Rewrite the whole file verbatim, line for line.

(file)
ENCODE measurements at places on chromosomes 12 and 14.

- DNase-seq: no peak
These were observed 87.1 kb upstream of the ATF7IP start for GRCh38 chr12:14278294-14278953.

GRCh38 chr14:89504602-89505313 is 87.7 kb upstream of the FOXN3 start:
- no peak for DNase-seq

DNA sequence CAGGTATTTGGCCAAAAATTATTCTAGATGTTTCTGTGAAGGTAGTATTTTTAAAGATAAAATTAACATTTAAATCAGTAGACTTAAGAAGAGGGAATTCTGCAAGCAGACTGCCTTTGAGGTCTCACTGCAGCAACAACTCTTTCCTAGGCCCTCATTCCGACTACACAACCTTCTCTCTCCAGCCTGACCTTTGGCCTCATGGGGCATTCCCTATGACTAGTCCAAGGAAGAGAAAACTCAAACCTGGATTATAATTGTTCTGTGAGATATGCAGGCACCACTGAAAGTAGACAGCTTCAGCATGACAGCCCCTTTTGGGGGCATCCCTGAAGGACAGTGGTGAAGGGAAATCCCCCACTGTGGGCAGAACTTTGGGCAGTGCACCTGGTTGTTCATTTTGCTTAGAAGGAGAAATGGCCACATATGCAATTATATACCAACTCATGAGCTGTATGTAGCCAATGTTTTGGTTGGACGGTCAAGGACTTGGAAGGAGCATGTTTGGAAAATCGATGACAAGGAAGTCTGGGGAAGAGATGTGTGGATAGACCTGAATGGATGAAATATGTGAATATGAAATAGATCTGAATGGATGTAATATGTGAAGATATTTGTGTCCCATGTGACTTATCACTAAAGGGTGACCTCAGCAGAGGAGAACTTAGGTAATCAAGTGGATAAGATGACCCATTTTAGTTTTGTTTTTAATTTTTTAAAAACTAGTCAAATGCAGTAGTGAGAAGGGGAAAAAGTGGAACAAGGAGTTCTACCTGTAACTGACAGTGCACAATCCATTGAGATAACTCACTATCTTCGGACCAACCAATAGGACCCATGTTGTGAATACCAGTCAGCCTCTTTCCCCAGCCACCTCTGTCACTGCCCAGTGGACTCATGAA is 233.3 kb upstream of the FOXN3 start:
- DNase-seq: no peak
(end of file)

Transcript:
ENCODE measurements at places on chromosomes 12 and 14.

- DNase-seq: no peak
These were observed 87.1 kb upstream of the ATF7IP start for GRCh38 chr12:14278294-14278953.

GRCh38 chr14:89504602-89505313 is 87.7 kb upstream of the FOXN3 start:
- no peak for DNase-seq

DNA sequence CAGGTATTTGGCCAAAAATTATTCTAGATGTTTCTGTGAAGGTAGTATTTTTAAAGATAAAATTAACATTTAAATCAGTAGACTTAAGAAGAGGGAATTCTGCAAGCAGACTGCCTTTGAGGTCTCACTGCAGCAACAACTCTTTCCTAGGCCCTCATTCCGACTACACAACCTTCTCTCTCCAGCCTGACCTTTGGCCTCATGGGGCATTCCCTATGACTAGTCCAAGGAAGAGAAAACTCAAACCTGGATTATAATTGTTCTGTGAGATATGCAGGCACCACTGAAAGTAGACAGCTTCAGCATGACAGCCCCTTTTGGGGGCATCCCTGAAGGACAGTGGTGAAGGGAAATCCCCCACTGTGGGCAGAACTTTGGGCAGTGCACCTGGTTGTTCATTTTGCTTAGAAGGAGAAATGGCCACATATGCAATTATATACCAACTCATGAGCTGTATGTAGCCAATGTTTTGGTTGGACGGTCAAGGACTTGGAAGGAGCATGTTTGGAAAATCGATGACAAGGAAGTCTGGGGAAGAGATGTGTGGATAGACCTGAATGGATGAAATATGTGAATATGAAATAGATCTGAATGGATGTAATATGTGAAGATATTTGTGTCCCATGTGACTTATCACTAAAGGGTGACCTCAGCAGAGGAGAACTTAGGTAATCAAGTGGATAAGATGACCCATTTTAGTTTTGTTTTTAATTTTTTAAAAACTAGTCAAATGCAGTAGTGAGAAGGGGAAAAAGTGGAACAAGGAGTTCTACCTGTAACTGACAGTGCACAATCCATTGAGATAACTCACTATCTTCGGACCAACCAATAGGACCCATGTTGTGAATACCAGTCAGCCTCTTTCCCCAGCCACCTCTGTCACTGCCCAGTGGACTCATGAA is 233.3 kb upstream of the FOXN3 start:
- DNase-seq: no peak